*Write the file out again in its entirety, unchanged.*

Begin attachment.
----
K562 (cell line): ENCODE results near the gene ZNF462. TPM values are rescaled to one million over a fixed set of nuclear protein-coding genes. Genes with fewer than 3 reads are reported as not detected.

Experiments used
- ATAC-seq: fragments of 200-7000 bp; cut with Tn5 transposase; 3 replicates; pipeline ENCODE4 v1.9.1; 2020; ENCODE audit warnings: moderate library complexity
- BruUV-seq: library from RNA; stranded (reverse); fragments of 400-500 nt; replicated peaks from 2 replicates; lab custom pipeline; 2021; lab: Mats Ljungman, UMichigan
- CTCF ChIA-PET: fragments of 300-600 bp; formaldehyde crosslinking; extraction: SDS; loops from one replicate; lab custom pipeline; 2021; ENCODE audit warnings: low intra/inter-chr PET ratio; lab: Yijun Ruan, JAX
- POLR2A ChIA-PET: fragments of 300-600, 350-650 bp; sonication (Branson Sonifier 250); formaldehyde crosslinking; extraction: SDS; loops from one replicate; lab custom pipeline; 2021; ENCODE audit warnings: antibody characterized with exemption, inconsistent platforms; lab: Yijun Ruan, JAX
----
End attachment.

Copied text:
K562 (cell line): ENCODE results near the gene ZNF462. TPM values are rescaled to one million over a fixed set of nuclear protein-coding genes. Genes with fewer than 3 reads are reported as not detected.

Experiments used
- ATAC-seq: fragments of 200-7000 bp; cut with Tn5 transposase; 3 replicates; pipeline ENCODE4 v1.9.1; 2020; ENCODE audit warnings: moderate library complexity
- BruUV-seq: library from RNA; stranded (reverse); fragments of 400-500 nt; replicated peaks from 2 replicates; lab custom pipeline; 2021; lab: Mats Ljungman, UMichigan
- CTCF ChIA-PET: fragments of 300-600 bp; formaldehyde crosslinking; extraction: SDS; loops from one replicate; lab custom pipeline; 2021; ENCODE audit warnings: low intra/inter-chr PET ratio; lab: Yijun Ruan, JAX
- POLR2A ChIA-PET: fragments of 300-600, 350-650 bp; sonication (Branson Sonifier 250); formaldehyde crosslinking; extraction: SDS; loops from one replicate; lab custom pipeline; 2021; ENCODE audit warnings: antibody characterized with exemption, inconsistent platforms; lab: Yijun Ruan, JAX